Dinner: In the Sundance Square area. City trolley available for those who prefer not to walk.
Evening: Performance. The final round of the competition begins with three of the young finalists playing with the Brentano String Quartet. The performances are in beautiful Bass Hall, across the street from our hotel.
Activity note: Walking to restaurants (trolley available). Performance at 7:30 p.m.
Breakfast: Hotel buffet.
Morning: Today, the Cliburn Foundation sponsors a talk by Ann Meier Baker, the Music & Opera Director of the National Endowment for the Arts, about the role of the arts in society, which we'll attend at a nearby venue.
Lunch: We’ll walk to a restaurant in the Sundance Square area (city trolley available).
Afternoon: Back at the hotel, Prof. Allen will review the performances we heard yesterday and lead our discussion as we share our reactions to the competitors. We will also provide background information to prepare us for the upcoming performances including elements of the music day.
Dinner: We will walk to dinner in the Sundance Square area. City trolley available.
Evening: Performance. We’ll hear the three remaining competitors perform with the Brentano String Quartet in Bass Hall.
Activity note: Walking to restaurants (city trolley available). Performance at 7:30 p.m.
Breakfast: Hotel buffet.
Morning: We'll learn all about how competitors are evaluated by the jury panel through a panel discussion with members of the 2017 Jury, including Marc-Andre Hamelin. Hamelin was commissioned to compose the piece each competitor is required to play during the preliminary rounds.
Lunch: We’ll have a festive farewell lunch as we approach the exciting end of the competition.
Afternoon: Back at hotel, Prof. Allen review and analyze the performances we heard yesterday and provide information to prepare us for the upcoming performances. We can share thoughts and reactions to the competitors. As we hear more of them play, you’ll start to notice the differences in style and technique.
Dinner: This meal has been excluded from the program cost and is on your own to enjoy what you like. The Group Leader will be happy to offer suggestions and will have a list of nearby restaurants. Or, enjoy the hotel’s complimentary reception serving appetizers and beverages.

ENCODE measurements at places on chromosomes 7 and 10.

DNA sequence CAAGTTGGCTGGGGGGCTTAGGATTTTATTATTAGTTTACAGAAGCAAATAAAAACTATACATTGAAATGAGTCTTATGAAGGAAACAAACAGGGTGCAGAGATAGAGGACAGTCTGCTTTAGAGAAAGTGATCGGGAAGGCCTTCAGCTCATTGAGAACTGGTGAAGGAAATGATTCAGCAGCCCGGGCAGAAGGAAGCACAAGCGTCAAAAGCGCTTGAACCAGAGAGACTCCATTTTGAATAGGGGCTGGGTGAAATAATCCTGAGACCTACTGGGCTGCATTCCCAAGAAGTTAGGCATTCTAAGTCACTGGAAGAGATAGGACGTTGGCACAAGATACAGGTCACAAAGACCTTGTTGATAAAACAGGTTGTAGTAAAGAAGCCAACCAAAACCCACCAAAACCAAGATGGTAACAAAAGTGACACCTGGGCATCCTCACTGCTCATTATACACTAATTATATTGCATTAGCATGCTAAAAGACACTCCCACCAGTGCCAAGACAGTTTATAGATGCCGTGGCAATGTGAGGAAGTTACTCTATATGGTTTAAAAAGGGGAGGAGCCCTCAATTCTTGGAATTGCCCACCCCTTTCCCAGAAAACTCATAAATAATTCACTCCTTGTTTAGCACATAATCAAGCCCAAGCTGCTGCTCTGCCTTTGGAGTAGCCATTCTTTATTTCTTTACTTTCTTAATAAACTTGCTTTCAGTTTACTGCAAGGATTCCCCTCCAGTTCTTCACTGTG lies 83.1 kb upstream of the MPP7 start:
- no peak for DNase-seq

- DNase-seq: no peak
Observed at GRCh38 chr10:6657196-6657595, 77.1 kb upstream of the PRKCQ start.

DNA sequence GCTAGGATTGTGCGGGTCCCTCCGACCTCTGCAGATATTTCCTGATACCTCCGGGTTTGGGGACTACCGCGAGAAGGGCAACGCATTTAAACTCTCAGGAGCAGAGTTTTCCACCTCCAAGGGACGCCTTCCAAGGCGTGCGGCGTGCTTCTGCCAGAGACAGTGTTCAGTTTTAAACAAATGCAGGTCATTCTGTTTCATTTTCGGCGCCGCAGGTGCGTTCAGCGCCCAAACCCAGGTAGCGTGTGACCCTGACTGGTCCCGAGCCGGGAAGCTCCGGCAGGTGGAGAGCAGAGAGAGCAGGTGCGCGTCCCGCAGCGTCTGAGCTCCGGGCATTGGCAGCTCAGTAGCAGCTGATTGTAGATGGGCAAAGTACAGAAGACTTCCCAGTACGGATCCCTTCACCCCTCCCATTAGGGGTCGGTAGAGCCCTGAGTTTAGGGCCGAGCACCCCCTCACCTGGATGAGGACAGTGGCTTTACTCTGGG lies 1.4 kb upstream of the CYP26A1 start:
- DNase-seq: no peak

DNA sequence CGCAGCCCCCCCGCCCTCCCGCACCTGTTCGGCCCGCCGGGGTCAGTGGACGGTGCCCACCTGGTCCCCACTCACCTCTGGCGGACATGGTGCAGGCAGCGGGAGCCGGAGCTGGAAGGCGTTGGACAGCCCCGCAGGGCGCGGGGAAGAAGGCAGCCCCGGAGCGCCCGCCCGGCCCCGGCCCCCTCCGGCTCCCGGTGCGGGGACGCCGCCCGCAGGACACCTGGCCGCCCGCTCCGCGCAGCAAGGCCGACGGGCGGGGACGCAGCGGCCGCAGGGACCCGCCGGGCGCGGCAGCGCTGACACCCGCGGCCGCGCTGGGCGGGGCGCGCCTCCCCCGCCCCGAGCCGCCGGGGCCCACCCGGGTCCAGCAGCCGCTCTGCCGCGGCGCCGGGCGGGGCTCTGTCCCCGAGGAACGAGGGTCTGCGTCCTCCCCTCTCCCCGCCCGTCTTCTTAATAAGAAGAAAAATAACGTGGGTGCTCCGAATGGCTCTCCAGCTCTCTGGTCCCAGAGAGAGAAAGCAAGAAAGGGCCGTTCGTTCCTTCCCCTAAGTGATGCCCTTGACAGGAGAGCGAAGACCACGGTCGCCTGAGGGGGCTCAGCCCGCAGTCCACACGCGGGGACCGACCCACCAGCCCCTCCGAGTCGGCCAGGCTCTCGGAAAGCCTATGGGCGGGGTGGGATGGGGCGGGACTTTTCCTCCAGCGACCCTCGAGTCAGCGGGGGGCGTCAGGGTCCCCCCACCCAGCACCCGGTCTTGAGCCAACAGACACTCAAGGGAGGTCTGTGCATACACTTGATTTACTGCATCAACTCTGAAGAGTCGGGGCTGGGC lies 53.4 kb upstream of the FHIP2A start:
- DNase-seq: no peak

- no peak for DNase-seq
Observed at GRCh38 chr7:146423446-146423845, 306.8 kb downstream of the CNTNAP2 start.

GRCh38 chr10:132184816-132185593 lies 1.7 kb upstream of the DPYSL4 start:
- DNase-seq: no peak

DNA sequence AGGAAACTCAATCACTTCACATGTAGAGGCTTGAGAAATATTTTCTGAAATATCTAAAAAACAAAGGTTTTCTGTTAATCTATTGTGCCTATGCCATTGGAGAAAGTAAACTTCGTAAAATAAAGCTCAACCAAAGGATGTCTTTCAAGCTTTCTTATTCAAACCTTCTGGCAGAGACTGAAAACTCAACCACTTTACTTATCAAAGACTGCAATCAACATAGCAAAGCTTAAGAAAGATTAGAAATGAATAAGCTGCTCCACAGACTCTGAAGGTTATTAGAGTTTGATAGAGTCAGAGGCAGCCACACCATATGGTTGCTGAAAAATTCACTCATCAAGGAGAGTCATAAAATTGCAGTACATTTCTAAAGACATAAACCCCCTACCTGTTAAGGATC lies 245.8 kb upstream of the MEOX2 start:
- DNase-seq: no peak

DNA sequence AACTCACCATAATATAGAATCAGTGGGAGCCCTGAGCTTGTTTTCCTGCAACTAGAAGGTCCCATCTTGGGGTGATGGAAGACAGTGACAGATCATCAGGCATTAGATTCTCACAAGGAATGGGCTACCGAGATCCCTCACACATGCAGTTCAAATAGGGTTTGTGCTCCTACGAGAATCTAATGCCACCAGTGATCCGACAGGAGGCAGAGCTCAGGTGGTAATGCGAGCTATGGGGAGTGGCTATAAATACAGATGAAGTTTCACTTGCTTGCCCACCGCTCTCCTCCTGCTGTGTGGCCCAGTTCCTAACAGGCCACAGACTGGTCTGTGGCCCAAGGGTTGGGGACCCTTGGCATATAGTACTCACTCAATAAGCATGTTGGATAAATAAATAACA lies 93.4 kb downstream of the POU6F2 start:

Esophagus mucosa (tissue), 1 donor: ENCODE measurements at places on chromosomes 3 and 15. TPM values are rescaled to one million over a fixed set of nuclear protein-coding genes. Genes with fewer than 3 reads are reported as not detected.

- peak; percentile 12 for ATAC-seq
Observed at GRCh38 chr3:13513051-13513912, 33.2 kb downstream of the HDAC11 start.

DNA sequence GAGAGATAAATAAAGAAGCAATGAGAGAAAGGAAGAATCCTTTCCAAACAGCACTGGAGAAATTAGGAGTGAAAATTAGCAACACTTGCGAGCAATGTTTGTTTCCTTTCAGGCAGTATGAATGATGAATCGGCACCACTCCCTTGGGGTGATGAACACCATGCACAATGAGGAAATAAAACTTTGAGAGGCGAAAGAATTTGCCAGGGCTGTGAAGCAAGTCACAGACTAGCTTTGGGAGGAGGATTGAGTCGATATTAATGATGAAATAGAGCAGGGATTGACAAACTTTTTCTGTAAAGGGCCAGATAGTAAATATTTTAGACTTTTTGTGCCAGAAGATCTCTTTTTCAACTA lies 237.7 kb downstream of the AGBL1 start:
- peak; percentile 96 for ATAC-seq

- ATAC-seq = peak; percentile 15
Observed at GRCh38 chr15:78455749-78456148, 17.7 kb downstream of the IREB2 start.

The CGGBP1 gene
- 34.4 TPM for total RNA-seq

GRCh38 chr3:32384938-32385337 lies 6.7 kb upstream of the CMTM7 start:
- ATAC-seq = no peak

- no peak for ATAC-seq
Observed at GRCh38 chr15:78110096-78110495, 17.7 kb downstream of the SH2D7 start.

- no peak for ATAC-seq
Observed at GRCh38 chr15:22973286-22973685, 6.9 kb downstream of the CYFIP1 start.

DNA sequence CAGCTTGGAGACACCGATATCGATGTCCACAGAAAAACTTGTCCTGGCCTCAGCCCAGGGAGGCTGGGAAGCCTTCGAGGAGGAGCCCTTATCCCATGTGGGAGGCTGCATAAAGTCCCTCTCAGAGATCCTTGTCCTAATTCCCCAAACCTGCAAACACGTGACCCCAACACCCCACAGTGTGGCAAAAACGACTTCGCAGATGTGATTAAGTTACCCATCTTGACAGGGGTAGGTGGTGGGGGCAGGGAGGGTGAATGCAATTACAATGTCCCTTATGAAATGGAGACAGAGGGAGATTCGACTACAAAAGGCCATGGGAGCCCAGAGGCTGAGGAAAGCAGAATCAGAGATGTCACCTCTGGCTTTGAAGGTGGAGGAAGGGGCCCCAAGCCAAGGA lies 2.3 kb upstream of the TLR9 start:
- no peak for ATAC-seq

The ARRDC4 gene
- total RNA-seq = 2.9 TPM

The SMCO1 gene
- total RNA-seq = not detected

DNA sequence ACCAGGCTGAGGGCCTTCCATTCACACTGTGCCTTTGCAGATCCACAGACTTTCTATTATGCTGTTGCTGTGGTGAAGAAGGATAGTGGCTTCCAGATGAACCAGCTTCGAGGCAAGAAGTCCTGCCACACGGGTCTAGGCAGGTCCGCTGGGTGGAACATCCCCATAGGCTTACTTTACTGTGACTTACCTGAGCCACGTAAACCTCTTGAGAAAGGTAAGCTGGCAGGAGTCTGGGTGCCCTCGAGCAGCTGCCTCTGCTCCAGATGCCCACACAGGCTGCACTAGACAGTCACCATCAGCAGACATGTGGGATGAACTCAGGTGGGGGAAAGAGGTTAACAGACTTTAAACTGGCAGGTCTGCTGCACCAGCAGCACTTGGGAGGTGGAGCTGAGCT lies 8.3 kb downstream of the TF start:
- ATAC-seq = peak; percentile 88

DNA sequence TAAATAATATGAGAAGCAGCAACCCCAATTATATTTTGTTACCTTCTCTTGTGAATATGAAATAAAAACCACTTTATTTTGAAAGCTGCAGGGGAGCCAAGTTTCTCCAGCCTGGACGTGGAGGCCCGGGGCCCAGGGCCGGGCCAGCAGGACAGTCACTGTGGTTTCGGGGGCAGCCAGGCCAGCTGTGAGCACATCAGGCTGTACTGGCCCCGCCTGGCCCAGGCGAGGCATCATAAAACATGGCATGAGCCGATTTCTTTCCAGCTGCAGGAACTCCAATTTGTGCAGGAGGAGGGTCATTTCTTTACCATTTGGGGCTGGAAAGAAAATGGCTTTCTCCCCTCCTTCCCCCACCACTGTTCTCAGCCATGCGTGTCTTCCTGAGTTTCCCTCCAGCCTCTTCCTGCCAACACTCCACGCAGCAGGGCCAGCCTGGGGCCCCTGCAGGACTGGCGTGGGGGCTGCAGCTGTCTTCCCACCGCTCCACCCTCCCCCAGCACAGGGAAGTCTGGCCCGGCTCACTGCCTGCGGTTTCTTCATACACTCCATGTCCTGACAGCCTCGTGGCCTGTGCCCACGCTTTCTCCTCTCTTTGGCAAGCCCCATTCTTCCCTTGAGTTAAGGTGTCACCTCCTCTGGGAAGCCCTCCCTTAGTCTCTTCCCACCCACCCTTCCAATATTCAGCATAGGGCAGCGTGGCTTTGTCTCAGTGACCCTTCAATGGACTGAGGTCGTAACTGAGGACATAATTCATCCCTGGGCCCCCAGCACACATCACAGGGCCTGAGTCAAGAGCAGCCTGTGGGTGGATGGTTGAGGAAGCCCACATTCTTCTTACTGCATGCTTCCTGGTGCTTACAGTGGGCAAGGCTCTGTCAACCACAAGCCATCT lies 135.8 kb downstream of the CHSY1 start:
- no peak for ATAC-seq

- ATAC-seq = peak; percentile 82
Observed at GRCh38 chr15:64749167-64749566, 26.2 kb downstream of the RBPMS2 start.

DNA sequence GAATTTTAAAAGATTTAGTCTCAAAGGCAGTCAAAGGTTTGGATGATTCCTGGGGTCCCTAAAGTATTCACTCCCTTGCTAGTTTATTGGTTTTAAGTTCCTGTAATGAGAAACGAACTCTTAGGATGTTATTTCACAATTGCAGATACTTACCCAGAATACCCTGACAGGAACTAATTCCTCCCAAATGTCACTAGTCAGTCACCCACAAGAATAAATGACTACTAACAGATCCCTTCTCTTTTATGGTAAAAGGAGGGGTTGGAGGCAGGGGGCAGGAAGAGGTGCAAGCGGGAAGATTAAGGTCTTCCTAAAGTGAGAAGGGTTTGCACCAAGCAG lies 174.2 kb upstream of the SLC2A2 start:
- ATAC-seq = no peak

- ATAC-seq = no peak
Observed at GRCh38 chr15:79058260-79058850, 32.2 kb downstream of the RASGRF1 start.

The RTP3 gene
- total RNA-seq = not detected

Evening: Performance. We’ll hear three of the finalists perform a concerto with the Fort Worth Symphony Orchestra under the baton of Leonard Slatkin. Immerse yourself in each performance of this competition, a joyous festival dedicated to the discovery of the world’s finest young pianists. The final determinations about which contestants will win cash prizes and three years of career management and artistic services will take place at the conclusion of the afternoon performances.
Activity note: Walk to restaurants (city trolley available).Performance at 3:00 p.m. Final award ceremony at 7:00 p.m.
Breakfast: Hotel buffet.
Morning: We’ll have our final session with Prof. Allen to discuss differences between the finalists and nuances of their performances. Make your own assessment of each pianist’s individual talents and ability to collaborate with other musicians. Find out if others in the group are rooting for your favorite! You'll have the option to attend another Cliburn Foundation sponsored event, a panel discussion about the role of competitions in the arts today.
Lunch: We’ll walk to lunch at a restaurant in the nearby Sundance Square area. A city-operated trolley system is available for those who prefer not to walk. Sundance Square is at the heart of Fort Worth’s vibrant downtown cultural district, is rich in Western history and lore. It is named for the Sundance Kid who, with Butch Cassidy, was a frequent visitor to the area then known as Hell’s Half Acre.
Afternoon: Performance: The final series of performances features the three remaining finalists playing concertos with the Fort Worth Symphony. The excitement is palpable.
Dinner: On your own. Enjoy what you like at one of the fine eateries in the area or the hotel’s complimentary reception serving appetizers and beverages.
Evening: The prize winners will be named in a ceremony beginning at 7:00 p.m. In addition to gold, silver, and bronze medals and cash prizes, the Cliburn provides professional support to the winners. It helps to launch their careers by arranging hundreds of recital, festival, and orchestra concert engagements across the U.S. in the three years following the competition. If you have butterflies, imagine how these young competitors feel! The awards ceremony is followed by a block party open to all in the plaza area of Sundance Square. We’ll join in the festivity and celebrate the amazing talent of these young artists, and maybe see some of them up close. After returning to the hotel, prepare for check out and departure in the morning.
Activity note: Hotel check-out by 11:00 a.m.
Breakfast: Hotel buffet. This concludes our program. We hope you enjoy Road Scholar learning adventures and look forward to having you on rewarding programs in the future. Please join our Facebook page and share photos of your program. Visit us at www.facebook.com/rsadventures. Best wishes for all your journeys!